Irish doctors make history in treatment of serious heart condition

By June Shannon Heart News   |   10th May 2018

Doctors in Our Lady’s Children’s Hospital in Crumlin carried out the first non-surgical Potts shunt in Ireland and the UK for the treatment of pulmonary hypertension

10 May 2018

By June Shannon

Doctors in Our Lady’s Children’s Hospital in Crumlin made history in January this year when they carried out the first non-surgical Potts shunt in Ireland and the UK, for the treatment of pulmonary hypertension (PH), a rare life limiting condition.

PH is high blood pressure in the pulmonary arteries that deliver used (oxygen-depleted) blood to the lungs where the blood receives oxygen and drains back to the to the heart with the fresh (oxygen-rich) blood then being pumped out to the body. Over time the increased pressure becomes too much for the heart to deal with and it starts to fail.  The symptoms of PH include breathlessness on exertion, fatigue and ankle swelling. Left untreated PH can lead to early death.

There are many causes of PH. It can develop due to a number of lung conditions, such as emphysema, or chronic bronchitis over many years or it can also develop all of a sudden for no reason. You may be born with it as a result of a genetic condition and PH can also run in families. PH is twice as common in women and it particularly affects younger women.

There is no cure for PH apart from a lung transplant and today many patients with PH are on a continuous infusion of highly expensive drugs for life which are delivered 24/7 via a pump mechanism they must wear at all times.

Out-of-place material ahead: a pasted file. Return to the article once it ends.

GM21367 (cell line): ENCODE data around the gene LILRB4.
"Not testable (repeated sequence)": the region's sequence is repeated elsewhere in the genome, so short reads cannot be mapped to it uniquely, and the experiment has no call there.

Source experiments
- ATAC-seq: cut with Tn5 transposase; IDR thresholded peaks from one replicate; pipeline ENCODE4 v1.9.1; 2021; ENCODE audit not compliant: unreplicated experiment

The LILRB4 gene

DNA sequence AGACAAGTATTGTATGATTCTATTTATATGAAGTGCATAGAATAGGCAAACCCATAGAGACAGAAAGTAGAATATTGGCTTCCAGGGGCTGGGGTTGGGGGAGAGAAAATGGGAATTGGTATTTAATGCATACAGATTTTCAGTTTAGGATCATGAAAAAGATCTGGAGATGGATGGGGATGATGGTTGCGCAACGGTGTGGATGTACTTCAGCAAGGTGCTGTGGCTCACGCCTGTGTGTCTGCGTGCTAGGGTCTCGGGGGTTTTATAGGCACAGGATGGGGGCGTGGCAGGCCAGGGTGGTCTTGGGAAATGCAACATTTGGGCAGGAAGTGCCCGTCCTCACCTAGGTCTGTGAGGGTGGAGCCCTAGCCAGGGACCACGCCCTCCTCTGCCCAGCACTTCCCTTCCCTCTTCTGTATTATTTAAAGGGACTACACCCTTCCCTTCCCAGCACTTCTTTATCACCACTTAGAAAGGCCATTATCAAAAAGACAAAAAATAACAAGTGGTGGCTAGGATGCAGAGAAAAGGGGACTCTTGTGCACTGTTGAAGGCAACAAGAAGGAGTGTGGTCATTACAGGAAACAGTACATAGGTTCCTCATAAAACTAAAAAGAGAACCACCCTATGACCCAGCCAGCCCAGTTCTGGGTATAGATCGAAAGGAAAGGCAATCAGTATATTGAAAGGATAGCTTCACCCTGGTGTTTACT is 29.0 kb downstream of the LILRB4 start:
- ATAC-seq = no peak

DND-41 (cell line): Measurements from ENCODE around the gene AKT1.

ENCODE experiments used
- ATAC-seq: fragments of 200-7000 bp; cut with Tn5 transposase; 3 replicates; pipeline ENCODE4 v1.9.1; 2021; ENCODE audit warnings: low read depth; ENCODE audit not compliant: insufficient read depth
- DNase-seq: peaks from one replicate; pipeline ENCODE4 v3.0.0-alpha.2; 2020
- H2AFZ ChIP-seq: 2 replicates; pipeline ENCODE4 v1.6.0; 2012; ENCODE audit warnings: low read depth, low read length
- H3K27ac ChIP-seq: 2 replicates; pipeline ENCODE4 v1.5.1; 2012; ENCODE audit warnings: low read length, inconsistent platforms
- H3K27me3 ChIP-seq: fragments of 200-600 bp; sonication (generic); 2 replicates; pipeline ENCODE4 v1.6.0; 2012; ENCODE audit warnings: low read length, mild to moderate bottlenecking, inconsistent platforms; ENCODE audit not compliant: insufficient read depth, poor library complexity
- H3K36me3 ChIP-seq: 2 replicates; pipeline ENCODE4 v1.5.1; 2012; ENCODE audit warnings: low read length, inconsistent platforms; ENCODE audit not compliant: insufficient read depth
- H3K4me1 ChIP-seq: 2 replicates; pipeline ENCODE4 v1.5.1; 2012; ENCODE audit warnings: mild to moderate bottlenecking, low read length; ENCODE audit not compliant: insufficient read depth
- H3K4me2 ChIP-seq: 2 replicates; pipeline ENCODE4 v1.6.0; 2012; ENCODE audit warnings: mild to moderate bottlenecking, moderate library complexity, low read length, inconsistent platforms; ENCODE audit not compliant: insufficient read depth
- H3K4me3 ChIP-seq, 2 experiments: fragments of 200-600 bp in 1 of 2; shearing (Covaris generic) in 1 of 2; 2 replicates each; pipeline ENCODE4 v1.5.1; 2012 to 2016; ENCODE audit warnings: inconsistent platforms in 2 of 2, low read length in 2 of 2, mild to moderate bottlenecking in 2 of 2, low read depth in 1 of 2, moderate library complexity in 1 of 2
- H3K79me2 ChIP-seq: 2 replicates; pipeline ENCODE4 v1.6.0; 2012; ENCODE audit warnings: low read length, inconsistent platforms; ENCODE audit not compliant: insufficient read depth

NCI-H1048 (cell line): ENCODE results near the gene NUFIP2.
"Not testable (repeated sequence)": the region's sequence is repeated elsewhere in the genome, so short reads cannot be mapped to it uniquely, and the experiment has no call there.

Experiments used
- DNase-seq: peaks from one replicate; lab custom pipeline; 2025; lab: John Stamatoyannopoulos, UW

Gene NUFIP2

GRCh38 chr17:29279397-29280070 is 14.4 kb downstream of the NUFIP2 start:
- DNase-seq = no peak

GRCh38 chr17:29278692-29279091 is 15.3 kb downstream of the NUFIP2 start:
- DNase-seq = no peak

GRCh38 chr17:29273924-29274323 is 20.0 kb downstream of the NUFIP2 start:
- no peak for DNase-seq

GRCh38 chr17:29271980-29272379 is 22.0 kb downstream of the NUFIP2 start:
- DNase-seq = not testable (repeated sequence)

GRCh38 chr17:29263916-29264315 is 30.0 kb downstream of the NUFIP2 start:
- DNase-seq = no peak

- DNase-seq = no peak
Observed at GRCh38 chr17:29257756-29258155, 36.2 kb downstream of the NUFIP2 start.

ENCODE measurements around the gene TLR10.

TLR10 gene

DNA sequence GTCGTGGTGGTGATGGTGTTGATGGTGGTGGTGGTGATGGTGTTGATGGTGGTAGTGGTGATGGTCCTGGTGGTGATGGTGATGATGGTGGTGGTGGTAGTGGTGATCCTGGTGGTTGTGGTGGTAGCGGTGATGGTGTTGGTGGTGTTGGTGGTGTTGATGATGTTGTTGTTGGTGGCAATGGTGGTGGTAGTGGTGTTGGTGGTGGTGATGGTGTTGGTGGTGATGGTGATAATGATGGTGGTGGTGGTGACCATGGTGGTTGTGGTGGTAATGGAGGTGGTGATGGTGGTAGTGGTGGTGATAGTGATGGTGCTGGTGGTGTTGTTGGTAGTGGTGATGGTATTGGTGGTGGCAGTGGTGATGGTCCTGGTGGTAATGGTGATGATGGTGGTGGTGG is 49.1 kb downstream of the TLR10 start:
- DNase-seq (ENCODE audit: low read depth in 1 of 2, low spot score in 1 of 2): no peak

Left untreated Pulmonary Hypertension can lead to early death.

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According to Professor Kevin Walsh, Consultant Cardiologist at the Mater Hospital and Our Lady’s Children’s Hospital in Dublin, in the past adults with IPH would have had a 50 per cent chance of surviving for three years and now thanks to new treatments such as medication this has increased to 80 per cent. However, he said that the prognosis was still poor.

Professor Walsh led the team that carried out the first non-surgical (Percutaneous) Potts Shunt procedure in Crumlin Children’s Hospital on a 16-year-old patient earlier this year.

He explained that the Potts shunt was recommended in older children and teenagers with an extremely high pressure in the lungs that has not yet resulted in heart failure.

With the Percutaneous Potts Shunt cardiologists can avoid open surgery by using a catheter to create a hole to connect the left lung artery to the aorta. This results in the high blood pressure being flowing down to the lower half of the body taking the pressure off the heart and allowing it to beat more normally.

“It means that they are less breathless, their right sided pump works better they can wean off their medications".

Professor Kevin Walsh, Consultant Cardiologist, The Mater Hospital and Our Lady’s Children’s Hospital in Dublin

Prof Walsh explained, “what the Potts Shunt does is essentially to connect the left lung artery to the descending aorta….it gives a lower oxygen to the lower half of the body, but it takes the extreme pressure off the right ventricle because it drops the lung artery pressure. Creating this shunt helps them to survive longer.”

We did the first one in Ireland and England to be carried out percutaneously without surgery.

Prof Walsh said that the young patient was now doing well and starting to wean off her medication

“It means that they are less breathless, their right sided pump works better they can wean off their medications these patients would usually have a central line in place and have a pump on their back the whole time. They can wean off that and potentially get more years of a normal life,” he added.

 

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